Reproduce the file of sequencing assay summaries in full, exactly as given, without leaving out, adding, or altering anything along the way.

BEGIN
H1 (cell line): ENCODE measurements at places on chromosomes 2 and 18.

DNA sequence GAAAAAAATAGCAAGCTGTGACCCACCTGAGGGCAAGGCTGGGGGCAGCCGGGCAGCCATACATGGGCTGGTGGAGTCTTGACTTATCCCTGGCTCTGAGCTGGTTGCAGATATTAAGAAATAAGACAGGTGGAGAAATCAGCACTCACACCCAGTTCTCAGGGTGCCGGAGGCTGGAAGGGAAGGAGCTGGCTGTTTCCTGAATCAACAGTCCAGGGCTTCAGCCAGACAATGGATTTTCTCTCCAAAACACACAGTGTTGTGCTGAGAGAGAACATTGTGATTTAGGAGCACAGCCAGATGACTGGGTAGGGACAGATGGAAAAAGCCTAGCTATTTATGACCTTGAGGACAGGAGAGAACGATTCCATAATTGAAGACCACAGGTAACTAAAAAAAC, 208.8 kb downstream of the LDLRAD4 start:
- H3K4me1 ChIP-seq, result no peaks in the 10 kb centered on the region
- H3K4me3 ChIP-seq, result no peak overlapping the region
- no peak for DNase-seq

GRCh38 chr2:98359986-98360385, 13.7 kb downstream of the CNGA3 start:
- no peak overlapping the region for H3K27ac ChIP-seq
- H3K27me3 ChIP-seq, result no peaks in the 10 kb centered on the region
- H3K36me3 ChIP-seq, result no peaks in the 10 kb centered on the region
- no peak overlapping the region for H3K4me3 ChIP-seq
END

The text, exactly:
H1 (cell line): ENCODE measurements at places on chromosomes 2 and 18.

DNA sequence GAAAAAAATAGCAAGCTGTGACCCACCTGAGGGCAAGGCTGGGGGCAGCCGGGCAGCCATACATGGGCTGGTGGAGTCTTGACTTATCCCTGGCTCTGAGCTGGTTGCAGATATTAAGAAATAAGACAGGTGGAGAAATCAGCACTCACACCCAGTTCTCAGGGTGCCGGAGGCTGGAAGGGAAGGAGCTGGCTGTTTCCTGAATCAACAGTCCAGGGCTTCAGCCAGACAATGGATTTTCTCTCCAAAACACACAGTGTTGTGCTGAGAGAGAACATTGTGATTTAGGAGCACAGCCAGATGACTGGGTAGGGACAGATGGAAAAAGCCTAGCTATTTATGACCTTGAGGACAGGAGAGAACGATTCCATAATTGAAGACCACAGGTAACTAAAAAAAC, 208.8 kb downstream of the LDLRAD4 start:
- H3K4me1 ChIP-seq, result no peaks in the 10 kb centered on the region
- H3K4me3 ChIP-seq, result no peak overlapping the region
- no peak for DNase-seq

GRCh38 chr2:98359986-98360385, 13.7 kb downstream of the CNGA3 start:
- no peak overlapping the region for H3K27ac ChIP-seq
- H3K27me3 ChIP-seq, result no peaks in the 10 kb centered on the region
- H3K36me3 ChIP-seq, result no peaks in the 10 kb centered on the region
- no peak overlapping the region for H3K4me3 ChIP-seq